I have a couple of sites that run on Cloudflare. I don’t remember what was involved in setting them up, other than changing the DNS settings to point to Cloudflare’s NSs rather than mine, but if I can do it, anyone can!
I’m not a fan of CloudFlare I think from memory that complications arose with dynamic sites and their caching system. CloudFlare works fine on static sites and I suppose I could try setting up a “placeholder” site to store the CSS and image files and link to my other sites.
I would prefer using the free 1GB CDN on Amazon or Google but as mentioned they are remarkably complicated and speciliase in paying customers.
AWS Cloudfront provides 5TB transfer out and 10 million requests per month free.
In addition, for new accounts many more free and discounted services are available for a year.
This being said the complexity of setting up a cdn on aws is because there isn’t really a push button to create a cdn. Creating a cdn on aws requires combining two services. Those services are s3 and Cloudfront.
s3 is an elastic object storage file system. The top level of each storage lets call it a drive is a bucket. A bucket can be made publicly available over the internet but that is not recommended. Instead cloudffront can be used to setup a distribution that exposes an s3 bucket or folder (prefix) within that bucket to the public inernet.
I think this video will explain doing this in detail. It sounds like it does.
I asked about access control because aws actually has some very powerful and flexible access control features. Using what is called federated identities read, write access can be restricted to objects and/or prefixes in s3. This requires using zero-trust signed URLs or signed cookies to authenticate and identify users. That said you can federate users through aws using a provider adaptor and some of the default adaptors provided integrate directly with oauth and saml.
For my own application I’m actually not just storing compiled js, css, and html but data entities in natural form as json documents inside s3. For me this is a very cheap, highly available, scalable solution in comparison to a bulky relational database or even managed nosql db like mongo. All get by id (uuid) requests in the application fetch json flat files from the cdn rather than a physical database.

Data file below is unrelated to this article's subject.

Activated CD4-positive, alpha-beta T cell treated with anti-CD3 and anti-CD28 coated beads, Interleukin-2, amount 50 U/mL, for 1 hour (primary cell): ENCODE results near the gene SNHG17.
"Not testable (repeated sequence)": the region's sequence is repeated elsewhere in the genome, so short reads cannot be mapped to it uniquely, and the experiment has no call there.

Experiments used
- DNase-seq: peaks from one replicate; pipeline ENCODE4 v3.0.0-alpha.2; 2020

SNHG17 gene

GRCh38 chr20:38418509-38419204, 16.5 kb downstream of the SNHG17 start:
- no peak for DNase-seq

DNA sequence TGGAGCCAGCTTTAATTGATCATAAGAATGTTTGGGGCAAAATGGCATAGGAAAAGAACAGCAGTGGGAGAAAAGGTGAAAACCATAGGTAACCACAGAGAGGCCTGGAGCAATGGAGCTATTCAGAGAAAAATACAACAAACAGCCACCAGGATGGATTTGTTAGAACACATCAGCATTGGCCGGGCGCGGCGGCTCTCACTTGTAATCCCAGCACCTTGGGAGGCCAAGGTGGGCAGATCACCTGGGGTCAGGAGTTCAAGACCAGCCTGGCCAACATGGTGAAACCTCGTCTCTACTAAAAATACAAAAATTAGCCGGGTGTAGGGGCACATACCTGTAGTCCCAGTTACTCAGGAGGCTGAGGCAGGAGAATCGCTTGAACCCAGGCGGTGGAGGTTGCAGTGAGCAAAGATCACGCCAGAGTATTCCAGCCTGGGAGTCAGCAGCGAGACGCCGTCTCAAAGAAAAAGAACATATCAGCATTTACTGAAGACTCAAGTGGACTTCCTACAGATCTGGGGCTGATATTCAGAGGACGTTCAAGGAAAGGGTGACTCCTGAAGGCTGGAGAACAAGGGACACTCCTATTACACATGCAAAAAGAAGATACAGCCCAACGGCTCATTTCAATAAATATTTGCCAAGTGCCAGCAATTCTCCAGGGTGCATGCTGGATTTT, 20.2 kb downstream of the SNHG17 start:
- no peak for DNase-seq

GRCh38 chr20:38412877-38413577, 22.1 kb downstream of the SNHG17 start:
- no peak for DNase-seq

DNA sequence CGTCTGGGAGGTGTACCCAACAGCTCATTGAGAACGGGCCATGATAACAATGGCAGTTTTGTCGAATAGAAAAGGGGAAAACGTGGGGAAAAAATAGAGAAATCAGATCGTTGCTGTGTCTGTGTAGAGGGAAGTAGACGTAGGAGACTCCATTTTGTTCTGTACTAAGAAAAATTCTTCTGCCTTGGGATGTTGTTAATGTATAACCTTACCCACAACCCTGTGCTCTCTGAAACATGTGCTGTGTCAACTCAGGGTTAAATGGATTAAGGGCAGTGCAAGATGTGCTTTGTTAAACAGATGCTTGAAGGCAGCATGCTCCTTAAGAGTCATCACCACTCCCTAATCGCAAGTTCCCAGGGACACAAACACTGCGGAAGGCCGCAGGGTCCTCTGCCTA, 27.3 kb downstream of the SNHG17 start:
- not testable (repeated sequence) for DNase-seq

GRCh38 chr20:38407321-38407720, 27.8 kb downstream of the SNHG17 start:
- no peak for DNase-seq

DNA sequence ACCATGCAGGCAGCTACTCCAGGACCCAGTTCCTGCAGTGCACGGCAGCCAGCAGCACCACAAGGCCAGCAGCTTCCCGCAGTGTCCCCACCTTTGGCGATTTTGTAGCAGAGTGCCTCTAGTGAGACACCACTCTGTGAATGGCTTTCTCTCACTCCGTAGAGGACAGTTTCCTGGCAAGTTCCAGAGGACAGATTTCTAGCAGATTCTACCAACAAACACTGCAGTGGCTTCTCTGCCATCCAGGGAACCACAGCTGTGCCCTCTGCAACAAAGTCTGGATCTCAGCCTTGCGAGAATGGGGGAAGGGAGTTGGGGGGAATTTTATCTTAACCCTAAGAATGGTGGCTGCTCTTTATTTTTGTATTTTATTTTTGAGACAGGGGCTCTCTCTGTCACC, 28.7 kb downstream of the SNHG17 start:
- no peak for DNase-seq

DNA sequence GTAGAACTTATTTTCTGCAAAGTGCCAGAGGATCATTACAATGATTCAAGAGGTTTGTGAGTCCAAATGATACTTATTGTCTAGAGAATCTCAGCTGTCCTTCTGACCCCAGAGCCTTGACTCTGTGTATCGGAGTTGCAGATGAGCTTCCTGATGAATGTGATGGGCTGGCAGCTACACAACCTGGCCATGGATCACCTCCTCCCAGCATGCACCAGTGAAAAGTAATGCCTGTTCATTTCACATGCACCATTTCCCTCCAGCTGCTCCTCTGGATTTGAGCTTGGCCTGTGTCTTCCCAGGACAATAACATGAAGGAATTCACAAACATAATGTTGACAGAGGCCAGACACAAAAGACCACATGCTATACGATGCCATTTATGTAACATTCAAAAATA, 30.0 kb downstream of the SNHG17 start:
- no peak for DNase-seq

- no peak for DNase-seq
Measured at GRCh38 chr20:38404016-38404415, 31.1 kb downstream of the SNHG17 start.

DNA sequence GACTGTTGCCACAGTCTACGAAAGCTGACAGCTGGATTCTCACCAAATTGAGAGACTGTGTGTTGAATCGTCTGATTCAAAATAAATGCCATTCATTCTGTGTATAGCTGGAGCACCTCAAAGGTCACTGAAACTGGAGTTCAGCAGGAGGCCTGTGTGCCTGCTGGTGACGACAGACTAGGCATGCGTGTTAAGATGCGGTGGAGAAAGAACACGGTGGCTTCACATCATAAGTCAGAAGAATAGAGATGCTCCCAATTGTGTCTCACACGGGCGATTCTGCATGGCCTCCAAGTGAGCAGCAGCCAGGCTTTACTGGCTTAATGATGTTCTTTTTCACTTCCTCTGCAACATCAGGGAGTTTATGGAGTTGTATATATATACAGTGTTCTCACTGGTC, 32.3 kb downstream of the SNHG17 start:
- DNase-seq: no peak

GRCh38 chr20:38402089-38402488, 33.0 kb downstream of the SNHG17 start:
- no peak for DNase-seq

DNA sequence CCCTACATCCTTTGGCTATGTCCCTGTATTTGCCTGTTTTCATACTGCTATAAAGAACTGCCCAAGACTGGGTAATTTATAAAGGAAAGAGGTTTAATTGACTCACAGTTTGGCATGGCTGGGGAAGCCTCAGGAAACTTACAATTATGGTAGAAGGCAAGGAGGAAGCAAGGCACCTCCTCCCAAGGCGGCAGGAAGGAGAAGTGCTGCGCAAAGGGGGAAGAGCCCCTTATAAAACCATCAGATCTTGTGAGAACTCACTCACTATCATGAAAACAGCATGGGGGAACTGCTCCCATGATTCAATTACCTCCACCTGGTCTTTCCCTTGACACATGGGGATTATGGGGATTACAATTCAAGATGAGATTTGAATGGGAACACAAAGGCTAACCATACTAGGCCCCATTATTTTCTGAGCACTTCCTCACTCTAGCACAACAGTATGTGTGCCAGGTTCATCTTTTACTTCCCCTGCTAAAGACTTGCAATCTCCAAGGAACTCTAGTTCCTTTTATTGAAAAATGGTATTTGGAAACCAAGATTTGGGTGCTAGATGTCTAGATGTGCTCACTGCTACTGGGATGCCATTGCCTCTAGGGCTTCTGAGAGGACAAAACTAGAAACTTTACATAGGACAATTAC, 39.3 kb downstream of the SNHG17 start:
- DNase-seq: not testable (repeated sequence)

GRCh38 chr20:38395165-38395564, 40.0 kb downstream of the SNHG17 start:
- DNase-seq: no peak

Lastly s3 objects can be used with Athena. In Athena you can build tables like in MySQL from objects and their contents stored in s3. Once the tables are defined and populated it can be queried using SQL.
I eventually managed to create an account which was not easy. Their validation images are difficult to read and it took several attempts. Then came the telephone SMS validation which is supposed to take up to ten minutes. Three attempts followed by a Support Ticket which wasn’t immediately answered and eventually after at least an hour three SMS notifications arrived!
S3 Bucket created and uploaded half a dozen images and now trying to fathom out how to create the cross-origin link permissions.
I’ve had enough for today and hope to render the images on my webpage tomorrow.
I had this idea about creating file structure mirror images but was unable to open any images if they are in a Bucket sub-directory. I searched and the advice was convoluted and I will have to reread with a clear head in order to understand the solutions.
Anyway I now have another tool in my toolbox will experiment to find the best usage.
If you want to host images, Cloudinary is a great way to go. They can automatically perform smart image resizing, cropping and conversion (favoring WebP if it is supported by the browser) while delivering images via a high speed CDN.
They have a very generous free tier — I don’t pay anything for my personal site and no credit card is required. If you’re not super invested in AWS, they might make a good alternative. You can also have sub-directories.
I was actually using cloudinary for a while. I ultimately made the decision to move to s3 because it would be much less expensive long term and didn’t require many of added media manipulation features. At the time I didn’t have a great understanding of fine grained access control which is now a huge benefit of aws. I also have a creative cloud subscription and it has been on my mind if that could used as a public facing cdn as well. That said s3 and aws is working out well for my side project purposes. Much of that knowledge is directly connected to my professional work as I’m able to speak and provide actually detailed solutions for cloud migrations even bypassing custom rest apis and communicating directly with services in the cloud like s3 in the browser.
This prototype demonstrates securely fetching objects from a s3 bucket directly in the browser using zero-trust signed http requests for calls to the rest api. There is a basic server-side proxy to circumvent cors but other than that http request is created and signed in the browser and sent directly to s3 rest api without a need for any custom middle layer.
This is the Typescript s3 implementation of that with the signHttpRequest method at the very bottom. Instead of using the s3 sdk the http request is manually created so it can be signed using that method.
This is the request that hits aws s3 directly through a basic proxy which would be v4 signed.
These two solutions combined effectively provide a feature rich, low cost, highly available, auto scaling, secure alternative to a traditional relational database or even something like mongo. Not to mention fine grained access control can be taken full advantage of using signed urls to communicate with each service through federated identities in aws cognito.